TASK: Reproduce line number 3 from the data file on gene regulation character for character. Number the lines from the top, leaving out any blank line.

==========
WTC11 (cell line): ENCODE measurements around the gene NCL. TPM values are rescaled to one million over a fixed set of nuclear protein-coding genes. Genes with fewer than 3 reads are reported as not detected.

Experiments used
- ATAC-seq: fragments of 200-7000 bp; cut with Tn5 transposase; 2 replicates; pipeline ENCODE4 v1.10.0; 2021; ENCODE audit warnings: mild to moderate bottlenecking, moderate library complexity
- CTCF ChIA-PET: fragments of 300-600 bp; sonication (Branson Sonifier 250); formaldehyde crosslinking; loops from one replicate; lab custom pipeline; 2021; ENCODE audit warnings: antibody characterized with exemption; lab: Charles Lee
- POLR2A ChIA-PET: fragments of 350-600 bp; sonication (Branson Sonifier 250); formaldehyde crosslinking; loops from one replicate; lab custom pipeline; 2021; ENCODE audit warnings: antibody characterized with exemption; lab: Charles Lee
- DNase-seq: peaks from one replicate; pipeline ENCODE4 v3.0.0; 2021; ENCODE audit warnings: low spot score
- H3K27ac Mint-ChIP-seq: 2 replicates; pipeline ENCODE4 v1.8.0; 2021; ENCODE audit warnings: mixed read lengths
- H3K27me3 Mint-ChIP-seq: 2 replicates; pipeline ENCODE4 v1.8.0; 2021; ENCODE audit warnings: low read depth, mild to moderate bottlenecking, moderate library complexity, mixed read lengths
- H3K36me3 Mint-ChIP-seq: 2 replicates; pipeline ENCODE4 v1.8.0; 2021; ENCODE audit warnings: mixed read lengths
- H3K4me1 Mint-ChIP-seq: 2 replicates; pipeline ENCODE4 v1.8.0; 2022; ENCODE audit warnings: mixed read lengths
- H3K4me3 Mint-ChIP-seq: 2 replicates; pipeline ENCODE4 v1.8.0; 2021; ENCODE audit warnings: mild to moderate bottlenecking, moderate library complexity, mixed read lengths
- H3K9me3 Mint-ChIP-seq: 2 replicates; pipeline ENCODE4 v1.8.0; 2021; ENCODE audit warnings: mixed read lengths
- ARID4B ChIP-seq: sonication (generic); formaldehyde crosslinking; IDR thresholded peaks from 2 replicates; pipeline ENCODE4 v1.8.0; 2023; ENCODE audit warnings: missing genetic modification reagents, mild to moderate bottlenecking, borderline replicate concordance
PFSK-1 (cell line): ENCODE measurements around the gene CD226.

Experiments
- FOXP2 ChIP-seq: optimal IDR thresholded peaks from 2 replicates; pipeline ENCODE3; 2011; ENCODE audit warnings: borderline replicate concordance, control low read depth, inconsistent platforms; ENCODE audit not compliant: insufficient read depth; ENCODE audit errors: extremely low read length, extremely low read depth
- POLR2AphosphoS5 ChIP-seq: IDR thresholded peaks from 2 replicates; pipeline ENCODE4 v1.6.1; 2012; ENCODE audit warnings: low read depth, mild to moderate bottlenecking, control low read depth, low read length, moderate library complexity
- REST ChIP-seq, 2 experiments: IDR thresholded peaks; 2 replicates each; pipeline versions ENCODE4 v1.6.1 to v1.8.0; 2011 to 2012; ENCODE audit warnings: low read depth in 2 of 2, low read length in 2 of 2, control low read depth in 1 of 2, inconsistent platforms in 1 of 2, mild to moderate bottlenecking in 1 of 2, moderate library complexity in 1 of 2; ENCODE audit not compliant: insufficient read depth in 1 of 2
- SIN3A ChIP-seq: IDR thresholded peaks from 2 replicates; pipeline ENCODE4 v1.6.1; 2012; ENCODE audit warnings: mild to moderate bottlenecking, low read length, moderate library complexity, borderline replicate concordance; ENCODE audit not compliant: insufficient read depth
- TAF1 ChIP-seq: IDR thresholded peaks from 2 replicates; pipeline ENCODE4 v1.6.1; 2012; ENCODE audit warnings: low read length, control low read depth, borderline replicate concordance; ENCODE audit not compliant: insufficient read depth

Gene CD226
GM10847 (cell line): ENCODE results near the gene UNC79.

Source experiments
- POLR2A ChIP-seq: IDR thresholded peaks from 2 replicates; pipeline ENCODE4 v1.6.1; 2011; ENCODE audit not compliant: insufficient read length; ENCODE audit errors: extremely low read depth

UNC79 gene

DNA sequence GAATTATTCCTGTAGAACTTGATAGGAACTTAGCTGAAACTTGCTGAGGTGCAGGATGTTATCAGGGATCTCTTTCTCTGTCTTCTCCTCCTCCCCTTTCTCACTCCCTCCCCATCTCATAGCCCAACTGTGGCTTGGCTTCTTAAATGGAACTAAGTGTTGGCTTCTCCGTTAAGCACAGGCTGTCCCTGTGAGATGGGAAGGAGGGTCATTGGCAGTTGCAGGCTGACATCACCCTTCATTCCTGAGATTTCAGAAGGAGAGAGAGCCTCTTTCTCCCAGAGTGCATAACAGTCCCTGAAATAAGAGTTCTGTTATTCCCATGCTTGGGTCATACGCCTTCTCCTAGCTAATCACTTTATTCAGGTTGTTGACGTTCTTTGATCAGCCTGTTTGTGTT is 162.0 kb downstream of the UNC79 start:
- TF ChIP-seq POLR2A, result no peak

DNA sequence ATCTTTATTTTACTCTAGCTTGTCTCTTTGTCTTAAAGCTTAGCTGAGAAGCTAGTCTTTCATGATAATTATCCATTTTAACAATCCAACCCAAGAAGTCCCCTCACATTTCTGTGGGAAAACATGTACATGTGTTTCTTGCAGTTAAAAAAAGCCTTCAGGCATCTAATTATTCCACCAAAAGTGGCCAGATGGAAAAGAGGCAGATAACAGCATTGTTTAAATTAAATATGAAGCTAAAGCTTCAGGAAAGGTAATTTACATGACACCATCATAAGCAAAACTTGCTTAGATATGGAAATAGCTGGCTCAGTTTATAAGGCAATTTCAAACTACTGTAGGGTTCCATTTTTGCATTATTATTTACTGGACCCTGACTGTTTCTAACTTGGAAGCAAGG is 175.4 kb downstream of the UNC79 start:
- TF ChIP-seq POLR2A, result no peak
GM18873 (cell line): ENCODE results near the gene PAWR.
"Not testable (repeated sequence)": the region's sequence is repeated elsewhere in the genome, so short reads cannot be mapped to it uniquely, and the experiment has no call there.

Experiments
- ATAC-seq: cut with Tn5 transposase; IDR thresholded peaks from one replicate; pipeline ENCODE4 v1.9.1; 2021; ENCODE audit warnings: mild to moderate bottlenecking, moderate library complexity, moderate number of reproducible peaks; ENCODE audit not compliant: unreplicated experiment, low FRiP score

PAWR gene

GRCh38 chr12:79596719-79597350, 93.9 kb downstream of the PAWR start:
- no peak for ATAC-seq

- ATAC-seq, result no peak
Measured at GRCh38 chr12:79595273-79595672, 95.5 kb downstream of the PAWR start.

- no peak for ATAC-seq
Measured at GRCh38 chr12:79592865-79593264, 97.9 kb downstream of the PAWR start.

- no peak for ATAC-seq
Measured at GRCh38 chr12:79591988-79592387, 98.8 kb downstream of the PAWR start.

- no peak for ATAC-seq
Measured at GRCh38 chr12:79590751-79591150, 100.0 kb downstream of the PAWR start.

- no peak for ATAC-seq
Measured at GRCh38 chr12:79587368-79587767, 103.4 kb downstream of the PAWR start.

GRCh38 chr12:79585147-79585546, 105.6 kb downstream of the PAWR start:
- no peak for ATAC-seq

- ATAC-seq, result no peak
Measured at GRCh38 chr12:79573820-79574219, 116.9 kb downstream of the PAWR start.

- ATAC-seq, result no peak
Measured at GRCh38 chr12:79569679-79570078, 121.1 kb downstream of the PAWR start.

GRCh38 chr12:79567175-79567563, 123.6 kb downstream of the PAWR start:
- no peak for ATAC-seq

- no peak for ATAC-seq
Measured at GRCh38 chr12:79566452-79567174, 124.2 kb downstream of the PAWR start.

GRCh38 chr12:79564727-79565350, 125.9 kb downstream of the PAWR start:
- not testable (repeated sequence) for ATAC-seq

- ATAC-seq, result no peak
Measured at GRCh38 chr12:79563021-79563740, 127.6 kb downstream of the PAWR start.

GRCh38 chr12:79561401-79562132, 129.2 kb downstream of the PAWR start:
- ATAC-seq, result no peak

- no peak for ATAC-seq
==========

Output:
- ATAC-seq: fragments of 200-7000 bp; cut with Tn5 transposase; 2 replicates; pipeline ENCODE4 v1.10.0; 2021; ENCODE audit warnings: mild to moderate bottlenecking, moderate library complexity